Wednesday, March 13, 2013

What’s the Big Deal about Big Data?

Data is everywhere—lurking in our inboxes; languishing in our plant databases; and lingering in BI tools and analytics meant to provide insight, and intelligence to our everyday tasks.  Long ago I did an analysis of how many plant floor software applications a typical large manufacturing plant had—and it was well over 50.  This included legacy, custom, and commercial off-the-shelf applications for a variety of operations, from quality to production to maintenance.  That’s a lot of data hiding in a lot of applications. 

It’s logical to think that this data can be used for more than the sum of its parts—and that’s the foundation for products such as Enterprise Manufacturing Intelligence (EMI). EMI puts real-time and near-real time transactional or plant data into context or relationships with one another, allowing users to define Key Performance Indicators that can be measured (or quantified) and monitored.  Think of quality by shift, energy usage by plant.  But is there more? 

A 2011 article from McKinsey touches on why Big Data is important: as a competitive enabler; as a means to better understand your business; as a way to capture and manage knowledge from workers that are retiring or entering the workforce.  But not enough manufacturers are paying heed to these benefits, and are missing the real value that Big Data can bring.
The challenge to Big Data, is how to find the pearls of wisdom—ie, the data you really need in order to make informed decisions.  When there’s so much out there, what are really the important, critical pieces of data that reflect the best practices, standardization, and knowledge management so critically needed?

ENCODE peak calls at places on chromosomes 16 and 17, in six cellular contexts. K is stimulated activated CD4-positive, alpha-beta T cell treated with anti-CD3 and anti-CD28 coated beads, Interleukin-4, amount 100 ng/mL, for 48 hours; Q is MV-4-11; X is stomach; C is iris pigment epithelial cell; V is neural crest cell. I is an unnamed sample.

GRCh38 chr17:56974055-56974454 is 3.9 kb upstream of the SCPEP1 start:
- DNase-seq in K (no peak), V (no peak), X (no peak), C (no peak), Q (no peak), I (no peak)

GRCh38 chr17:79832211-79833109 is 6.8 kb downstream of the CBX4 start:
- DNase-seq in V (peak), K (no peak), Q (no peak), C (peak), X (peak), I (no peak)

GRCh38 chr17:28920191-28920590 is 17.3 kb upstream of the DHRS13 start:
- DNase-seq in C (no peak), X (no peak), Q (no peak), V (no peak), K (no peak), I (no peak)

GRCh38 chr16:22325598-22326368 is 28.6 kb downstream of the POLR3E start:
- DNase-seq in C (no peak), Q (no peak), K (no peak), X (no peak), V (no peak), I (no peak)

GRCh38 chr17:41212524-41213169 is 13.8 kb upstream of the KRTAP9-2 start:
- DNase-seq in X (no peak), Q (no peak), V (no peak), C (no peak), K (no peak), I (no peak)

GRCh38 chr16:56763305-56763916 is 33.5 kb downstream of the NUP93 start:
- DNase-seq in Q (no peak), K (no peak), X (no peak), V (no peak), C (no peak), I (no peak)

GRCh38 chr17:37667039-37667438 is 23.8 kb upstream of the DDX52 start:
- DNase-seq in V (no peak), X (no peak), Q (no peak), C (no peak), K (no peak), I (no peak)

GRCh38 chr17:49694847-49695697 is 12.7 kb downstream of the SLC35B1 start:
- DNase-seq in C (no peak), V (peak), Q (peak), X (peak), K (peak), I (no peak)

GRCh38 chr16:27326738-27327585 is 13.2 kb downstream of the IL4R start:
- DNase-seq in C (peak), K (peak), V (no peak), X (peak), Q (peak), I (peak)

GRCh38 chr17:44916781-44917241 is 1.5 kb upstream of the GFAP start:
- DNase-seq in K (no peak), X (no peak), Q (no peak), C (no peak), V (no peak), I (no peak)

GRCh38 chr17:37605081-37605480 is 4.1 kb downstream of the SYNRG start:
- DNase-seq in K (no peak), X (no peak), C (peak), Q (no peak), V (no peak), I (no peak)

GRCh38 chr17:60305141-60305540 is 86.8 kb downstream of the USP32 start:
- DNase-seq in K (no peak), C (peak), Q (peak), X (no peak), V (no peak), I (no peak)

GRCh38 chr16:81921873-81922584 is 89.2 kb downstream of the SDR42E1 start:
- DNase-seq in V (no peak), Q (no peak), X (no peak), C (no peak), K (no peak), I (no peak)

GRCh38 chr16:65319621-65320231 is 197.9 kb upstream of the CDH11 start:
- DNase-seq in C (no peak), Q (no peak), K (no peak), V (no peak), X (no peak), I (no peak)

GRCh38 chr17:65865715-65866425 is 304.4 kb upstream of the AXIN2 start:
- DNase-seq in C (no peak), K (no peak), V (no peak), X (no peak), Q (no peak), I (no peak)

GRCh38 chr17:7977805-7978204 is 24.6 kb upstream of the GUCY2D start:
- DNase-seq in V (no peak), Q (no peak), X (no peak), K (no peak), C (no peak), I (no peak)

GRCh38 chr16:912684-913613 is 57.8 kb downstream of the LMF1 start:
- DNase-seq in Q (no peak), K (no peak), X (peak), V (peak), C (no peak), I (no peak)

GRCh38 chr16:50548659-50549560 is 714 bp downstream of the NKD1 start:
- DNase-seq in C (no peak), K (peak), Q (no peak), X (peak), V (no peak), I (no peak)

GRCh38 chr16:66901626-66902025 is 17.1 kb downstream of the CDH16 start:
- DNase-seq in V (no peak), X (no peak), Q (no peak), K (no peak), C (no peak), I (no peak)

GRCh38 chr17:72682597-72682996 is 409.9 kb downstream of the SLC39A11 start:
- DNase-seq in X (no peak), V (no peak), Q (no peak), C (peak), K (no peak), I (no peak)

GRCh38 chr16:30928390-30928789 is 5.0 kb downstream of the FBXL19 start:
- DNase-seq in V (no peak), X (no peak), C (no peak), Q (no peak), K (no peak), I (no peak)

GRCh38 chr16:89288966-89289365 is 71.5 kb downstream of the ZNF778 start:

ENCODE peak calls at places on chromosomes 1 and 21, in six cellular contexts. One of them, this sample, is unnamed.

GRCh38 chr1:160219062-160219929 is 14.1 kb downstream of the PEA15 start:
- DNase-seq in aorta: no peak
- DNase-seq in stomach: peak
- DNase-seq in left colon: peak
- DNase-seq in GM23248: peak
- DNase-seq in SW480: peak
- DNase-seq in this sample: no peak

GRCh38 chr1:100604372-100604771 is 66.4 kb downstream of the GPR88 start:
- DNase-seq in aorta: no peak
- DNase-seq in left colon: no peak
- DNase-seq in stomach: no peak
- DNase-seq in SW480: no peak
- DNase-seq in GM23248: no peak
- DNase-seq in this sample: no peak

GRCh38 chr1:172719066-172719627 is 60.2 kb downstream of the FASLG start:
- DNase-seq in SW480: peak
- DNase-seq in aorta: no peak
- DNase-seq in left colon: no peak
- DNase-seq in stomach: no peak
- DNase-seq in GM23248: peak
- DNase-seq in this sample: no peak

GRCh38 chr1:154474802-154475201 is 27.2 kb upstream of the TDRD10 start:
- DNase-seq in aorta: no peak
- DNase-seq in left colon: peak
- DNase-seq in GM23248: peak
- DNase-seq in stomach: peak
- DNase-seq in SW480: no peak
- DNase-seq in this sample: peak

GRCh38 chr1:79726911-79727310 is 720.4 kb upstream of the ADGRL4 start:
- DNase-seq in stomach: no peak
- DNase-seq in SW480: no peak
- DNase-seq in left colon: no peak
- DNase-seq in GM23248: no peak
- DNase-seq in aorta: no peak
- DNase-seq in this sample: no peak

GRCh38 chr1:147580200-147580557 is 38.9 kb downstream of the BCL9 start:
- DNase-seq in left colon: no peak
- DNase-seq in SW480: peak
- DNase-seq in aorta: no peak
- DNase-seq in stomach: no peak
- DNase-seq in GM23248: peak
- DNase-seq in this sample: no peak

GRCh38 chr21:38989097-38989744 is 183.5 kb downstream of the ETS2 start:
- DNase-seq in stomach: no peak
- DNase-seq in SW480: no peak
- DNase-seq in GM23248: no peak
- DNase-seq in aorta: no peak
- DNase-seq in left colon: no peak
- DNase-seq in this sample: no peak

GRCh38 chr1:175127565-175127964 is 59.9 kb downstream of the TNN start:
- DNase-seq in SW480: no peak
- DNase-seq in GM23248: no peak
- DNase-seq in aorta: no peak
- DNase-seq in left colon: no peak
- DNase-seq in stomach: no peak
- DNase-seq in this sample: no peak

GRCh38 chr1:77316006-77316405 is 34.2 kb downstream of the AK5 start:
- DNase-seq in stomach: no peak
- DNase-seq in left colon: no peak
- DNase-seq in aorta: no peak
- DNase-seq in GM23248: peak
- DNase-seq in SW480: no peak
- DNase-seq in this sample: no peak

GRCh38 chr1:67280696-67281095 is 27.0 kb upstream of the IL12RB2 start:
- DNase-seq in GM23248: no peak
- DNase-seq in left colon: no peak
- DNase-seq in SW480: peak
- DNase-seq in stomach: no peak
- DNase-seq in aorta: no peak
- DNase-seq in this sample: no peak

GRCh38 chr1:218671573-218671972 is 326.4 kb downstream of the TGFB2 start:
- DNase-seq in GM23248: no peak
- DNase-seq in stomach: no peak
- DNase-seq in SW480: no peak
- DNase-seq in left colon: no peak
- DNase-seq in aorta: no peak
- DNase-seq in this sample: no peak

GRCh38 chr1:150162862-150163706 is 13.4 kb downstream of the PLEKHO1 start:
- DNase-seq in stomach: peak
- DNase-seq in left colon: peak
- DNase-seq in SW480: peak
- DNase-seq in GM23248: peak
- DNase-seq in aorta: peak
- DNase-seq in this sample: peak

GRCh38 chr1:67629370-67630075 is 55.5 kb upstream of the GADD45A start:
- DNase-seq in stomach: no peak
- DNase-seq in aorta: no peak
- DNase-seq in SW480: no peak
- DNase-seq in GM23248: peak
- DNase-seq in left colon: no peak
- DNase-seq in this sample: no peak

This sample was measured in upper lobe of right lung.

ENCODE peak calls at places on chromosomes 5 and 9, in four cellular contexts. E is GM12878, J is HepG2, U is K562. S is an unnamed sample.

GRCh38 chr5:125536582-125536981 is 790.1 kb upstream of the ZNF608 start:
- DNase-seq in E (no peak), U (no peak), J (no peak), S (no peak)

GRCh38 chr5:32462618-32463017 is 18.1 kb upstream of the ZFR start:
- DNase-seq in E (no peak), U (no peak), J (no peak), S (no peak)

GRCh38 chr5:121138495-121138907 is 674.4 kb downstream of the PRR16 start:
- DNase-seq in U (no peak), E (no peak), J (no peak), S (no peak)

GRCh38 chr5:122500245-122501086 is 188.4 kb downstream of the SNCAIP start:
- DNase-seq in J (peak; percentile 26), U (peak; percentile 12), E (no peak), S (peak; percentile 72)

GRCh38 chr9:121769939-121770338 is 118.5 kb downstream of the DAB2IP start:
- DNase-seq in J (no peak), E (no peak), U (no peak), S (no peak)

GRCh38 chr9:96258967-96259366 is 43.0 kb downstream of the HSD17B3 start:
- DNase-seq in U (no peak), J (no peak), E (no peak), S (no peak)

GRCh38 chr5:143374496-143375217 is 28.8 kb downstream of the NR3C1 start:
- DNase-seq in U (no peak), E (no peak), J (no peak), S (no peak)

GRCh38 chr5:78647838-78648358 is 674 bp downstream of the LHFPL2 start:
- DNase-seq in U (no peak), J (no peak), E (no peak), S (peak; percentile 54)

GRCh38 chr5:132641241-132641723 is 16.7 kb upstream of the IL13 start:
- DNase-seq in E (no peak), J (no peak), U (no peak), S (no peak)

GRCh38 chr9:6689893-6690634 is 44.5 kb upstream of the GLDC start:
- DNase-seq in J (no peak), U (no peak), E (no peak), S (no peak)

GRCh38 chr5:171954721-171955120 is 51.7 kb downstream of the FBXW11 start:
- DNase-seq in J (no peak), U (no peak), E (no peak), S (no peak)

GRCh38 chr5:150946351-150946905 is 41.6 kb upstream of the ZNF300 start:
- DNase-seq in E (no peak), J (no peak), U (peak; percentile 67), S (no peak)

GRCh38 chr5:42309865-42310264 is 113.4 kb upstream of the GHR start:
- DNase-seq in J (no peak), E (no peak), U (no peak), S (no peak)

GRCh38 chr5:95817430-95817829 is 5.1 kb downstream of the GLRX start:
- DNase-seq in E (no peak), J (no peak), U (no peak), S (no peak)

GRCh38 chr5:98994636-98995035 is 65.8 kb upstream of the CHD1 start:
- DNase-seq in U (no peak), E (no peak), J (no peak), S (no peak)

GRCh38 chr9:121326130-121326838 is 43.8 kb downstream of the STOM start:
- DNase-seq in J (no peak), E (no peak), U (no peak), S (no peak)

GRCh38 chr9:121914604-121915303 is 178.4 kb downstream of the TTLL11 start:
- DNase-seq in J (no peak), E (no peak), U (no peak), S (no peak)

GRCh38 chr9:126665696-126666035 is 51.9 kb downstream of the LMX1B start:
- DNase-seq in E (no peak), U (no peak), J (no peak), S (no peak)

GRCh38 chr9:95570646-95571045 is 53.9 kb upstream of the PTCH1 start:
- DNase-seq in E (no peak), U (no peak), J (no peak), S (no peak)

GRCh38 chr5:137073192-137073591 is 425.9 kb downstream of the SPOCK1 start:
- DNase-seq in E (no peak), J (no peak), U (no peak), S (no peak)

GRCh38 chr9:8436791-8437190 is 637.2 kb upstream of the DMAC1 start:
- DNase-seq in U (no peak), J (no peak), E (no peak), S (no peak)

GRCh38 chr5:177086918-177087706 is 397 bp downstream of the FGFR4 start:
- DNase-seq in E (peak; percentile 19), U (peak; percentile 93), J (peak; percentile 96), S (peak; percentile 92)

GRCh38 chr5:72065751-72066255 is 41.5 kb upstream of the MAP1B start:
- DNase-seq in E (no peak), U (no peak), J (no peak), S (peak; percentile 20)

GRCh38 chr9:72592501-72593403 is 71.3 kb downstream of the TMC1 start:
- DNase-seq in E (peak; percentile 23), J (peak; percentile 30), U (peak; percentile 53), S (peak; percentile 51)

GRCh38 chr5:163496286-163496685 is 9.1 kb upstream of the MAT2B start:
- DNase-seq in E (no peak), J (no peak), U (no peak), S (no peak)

There needs to be a rationalization—a mapping—of what you need, what you have, and how you want to get there.  This seems to be missing in a lot of the failed implementations of BI.  For manufacturing, there are a plethora of tools and products designed to address facets of Big Data: historian reporting tools; SQL Reporting Services; SharePoint; Enterprise Manufacturing Intelligence; and mobile reporting all take a portion of Big Data, but they are narrow in focus and therefore miss the point of an overarching business analytics system.

Big Data should provide useable, actionable information that manufacturers can use to refine and improve their processes.  I don’t see that happening yet.  We do have near real time tools, but it’s not to the level of providing both the alarm management, and workflow needed to remediate, for example.  Or monitor a process over several days, and provide leading indicator advice about where improvements could be made.  Additionally, adding unstructured data inputs==from informed workers, from handwritten data logs and charts, is where the real gains in productivity lay.
So that’s what is the Big Deal about Big Data.  That journey of getting to the next level, overlaying your existing databases, and blending with the knowledge, intelligence, and experience that already exists in your plant.  THAT would be something!

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